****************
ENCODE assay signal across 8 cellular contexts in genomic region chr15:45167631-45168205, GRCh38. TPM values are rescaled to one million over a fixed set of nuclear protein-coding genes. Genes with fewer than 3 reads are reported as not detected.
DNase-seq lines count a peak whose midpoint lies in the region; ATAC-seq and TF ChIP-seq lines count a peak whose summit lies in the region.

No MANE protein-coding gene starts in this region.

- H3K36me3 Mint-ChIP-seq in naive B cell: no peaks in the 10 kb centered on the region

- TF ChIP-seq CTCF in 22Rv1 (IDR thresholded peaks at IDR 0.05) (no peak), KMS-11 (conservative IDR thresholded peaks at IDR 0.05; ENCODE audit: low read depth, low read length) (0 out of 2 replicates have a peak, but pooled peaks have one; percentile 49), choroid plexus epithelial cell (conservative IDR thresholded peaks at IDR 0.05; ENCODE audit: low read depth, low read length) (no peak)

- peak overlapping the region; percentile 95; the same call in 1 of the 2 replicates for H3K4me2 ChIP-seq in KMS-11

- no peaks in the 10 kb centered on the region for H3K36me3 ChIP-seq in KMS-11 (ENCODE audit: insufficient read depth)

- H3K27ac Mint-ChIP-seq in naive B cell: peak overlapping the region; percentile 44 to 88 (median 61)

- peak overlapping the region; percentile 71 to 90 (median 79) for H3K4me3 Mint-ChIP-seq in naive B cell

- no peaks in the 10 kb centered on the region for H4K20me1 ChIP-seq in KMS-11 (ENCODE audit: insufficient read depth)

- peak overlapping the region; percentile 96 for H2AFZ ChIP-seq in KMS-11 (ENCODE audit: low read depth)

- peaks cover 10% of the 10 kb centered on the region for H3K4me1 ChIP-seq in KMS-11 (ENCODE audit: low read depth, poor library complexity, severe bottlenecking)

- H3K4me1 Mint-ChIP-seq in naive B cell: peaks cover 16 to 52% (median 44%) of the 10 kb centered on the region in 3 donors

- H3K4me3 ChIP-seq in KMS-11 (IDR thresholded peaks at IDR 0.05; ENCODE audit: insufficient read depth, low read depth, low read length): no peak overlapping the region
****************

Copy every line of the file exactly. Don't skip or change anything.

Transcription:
ENCODE assay signal across 8 cellular contexts in genomic region chr15:45167631-45168205, GRCh38. TPM values are rescaled to one million over a fixed set of nuclear protein-coding genes. Genes with fewer than 3 reads are reported as not detected.
DNase-seq lines count a peak whose midpoint lies in the region; ATAC-seq and TF ChIP-seq lines count a peak whose summit lies in the region.

No MANE protein-coding gene starts in this region.

- H3K36me3 Mint-ChIP-seq in naive B cell: no peaks in the 10 kb centered on the region

- TF ChIP-seq CTCF in 22Rv1 (IDR thresholded peaks at IDR 0.05) (no peak), KMS-11 (conservative IDR thresholded peaks at IDR 0.05; ENCODE audit: low read depth, low read length) (0 out of 2 replicates have a peak, but pooled peaks have one; percentile 49), choroid plexus epithelial cell (conservative IDR thresholded peaks at IDR 0.05; ENCODE audit: low read depth, low read length) (no peak)

- peak overlapping the region; percentile 95; the same call in 1 of the 2 replicates for H3K4me2 ChIP-seq in KMS-11

- no peaks in the 10 kb centered on the region for H3K36me3 ChIP-seq in KMS-11 (ENCODE audit: insufficient read depth)

- H3K27ac Mint-ChIP-seq in naive B cell: peak overlapping the region; percentile 44 to 88 (median 61)

- peak overlapping the region; percentile 71 to 90 (median 79) for H3K4me3 Mint-ChIP-seq in naive B cell

- no peaks in the 10 kb centered on the region for H4K20me1 ChIP-seq in KMS-11 (ENCODE audit: insufficient read depth)

- peak overlapping the region; percentile 96 for H2AFZ ChIP-seq in KMS-11 (ENCODE audit: low read depth)

- peaks cover 10% of the 10 kb centered on the region for H3K4me1 ChIP-seq in KMS-11 (ENCODE audit: low read depth, poor library complexity, severe bottlenecking)

- H3K4me1 Mint-ChIP-seq in naive B cell: peaks cover 16 to 52% (median 44%) of the 10 kb centered on the region in 3 donors

- H3K4me3 ChIP-seq in KMS-11 (IDR thresholded peaks at IDR 0.05; ENCODE audit: insufficient read depth, low read depth, low read length): no peak overlapping the region